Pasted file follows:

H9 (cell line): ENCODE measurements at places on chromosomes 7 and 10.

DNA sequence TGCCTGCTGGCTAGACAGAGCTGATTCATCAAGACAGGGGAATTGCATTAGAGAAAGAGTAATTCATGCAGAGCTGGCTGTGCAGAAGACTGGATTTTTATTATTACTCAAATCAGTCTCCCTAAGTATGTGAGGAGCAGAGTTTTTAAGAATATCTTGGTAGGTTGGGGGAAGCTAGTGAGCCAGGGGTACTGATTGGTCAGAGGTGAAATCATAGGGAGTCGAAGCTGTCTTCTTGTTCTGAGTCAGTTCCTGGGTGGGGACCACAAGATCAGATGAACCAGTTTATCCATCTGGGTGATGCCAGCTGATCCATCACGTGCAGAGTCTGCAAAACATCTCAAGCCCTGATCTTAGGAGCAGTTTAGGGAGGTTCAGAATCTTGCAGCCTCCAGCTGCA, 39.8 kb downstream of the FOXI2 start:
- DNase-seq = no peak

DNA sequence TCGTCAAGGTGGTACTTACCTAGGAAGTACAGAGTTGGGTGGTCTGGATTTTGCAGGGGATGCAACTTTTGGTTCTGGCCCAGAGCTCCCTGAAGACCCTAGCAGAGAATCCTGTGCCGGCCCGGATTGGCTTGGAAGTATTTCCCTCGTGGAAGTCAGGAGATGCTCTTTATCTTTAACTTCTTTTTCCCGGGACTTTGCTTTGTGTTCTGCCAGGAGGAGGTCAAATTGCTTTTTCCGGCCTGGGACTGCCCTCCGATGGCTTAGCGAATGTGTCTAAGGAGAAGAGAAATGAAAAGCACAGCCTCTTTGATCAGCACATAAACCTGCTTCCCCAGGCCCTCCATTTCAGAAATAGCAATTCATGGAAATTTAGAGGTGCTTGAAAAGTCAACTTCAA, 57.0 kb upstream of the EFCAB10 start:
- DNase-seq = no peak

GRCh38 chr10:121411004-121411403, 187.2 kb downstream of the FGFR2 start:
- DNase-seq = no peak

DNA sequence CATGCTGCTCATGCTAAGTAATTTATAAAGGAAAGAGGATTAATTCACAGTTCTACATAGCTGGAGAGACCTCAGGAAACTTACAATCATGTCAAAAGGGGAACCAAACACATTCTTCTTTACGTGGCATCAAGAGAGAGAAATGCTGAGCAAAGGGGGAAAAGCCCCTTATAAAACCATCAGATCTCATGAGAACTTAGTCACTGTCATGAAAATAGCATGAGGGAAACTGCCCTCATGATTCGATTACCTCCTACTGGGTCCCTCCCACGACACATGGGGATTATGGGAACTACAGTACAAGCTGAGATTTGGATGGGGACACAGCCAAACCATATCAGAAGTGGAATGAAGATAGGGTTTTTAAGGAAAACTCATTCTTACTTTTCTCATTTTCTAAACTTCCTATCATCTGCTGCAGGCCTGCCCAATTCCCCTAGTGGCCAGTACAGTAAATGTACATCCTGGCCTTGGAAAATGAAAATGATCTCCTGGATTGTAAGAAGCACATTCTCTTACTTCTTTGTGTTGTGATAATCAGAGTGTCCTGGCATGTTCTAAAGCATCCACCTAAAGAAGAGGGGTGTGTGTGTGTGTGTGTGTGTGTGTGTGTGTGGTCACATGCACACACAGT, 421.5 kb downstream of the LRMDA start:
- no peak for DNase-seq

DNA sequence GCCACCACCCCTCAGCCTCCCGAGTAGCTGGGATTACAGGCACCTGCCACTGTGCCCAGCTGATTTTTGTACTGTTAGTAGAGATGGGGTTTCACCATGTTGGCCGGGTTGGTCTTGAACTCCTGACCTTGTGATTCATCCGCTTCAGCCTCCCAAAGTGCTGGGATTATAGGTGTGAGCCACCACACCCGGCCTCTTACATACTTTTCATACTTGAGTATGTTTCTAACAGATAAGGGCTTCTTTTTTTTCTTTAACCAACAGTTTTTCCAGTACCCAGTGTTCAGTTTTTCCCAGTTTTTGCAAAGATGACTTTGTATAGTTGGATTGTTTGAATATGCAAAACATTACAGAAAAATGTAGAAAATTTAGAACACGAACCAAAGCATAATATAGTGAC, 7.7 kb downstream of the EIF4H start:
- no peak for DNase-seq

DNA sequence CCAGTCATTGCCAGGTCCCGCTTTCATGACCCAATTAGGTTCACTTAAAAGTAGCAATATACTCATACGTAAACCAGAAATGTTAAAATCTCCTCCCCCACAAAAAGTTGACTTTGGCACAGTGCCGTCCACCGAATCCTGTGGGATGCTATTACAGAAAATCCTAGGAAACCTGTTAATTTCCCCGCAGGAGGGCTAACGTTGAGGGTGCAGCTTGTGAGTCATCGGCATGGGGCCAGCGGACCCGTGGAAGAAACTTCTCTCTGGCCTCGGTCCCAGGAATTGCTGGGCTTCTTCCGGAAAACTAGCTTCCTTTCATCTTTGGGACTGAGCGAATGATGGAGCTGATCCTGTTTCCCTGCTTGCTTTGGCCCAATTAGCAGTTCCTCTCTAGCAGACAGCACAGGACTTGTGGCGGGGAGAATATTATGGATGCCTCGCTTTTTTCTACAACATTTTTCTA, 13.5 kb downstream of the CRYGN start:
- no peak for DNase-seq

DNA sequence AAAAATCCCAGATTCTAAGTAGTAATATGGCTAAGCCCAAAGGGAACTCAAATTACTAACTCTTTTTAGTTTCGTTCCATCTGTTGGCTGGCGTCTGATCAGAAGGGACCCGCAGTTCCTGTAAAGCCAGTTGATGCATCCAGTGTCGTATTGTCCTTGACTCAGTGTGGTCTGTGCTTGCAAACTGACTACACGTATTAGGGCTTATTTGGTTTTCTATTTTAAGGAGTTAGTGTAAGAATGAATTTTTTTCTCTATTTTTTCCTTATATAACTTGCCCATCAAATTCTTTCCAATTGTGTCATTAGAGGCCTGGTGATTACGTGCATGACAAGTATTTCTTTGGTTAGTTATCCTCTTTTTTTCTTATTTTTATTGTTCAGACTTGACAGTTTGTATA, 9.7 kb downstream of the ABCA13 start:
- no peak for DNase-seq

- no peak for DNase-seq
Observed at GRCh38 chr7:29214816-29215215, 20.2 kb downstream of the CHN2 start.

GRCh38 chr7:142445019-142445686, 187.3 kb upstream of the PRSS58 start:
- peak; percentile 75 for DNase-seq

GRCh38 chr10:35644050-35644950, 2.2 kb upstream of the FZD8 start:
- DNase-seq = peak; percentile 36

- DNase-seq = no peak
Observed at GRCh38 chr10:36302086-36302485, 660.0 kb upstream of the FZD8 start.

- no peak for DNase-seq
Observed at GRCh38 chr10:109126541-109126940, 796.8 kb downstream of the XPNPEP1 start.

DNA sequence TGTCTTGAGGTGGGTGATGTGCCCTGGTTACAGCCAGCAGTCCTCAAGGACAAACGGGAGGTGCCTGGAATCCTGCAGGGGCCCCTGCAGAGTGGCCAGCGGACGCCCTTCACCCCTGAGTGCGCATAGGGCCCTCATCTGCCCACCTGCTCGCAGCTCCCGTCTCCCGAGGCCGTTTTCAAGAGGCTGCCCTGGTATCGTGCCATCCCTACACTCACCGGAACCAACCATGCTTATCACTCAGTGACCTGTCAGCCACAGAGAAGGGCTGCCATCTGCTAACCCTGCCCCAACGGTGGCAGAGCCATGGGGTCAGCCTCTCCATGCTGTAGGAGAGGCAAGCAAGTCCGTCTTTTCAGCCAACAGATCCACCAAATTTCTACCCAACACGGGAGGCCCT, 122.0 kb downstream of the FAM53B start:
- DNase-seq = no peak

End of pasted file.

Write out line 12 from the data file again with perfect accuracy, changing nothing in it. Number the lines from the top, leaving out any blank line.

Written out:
DNA sequence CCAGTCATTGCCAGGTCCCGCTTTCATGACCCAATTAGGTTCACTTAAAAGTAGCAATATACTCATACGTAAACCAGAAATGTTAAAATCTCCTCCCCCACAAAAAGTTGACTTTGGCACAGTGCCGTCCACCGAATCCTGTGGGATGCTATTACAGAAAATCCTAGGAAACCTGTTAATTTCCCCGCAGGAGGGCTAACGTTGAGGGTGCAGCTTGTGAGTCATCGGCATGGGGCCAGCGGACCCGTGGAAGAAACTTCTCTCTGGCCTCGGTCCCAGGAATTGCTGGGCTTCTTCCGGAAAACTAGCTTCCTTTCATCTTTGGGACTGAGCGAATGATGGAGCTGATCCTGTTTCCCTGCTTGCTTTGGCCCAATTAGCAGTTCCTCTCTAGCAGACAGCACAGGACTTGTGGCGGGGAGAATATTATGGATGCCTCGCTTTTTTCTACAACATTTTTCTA, 13.5 kb downstream of the CRYGN start: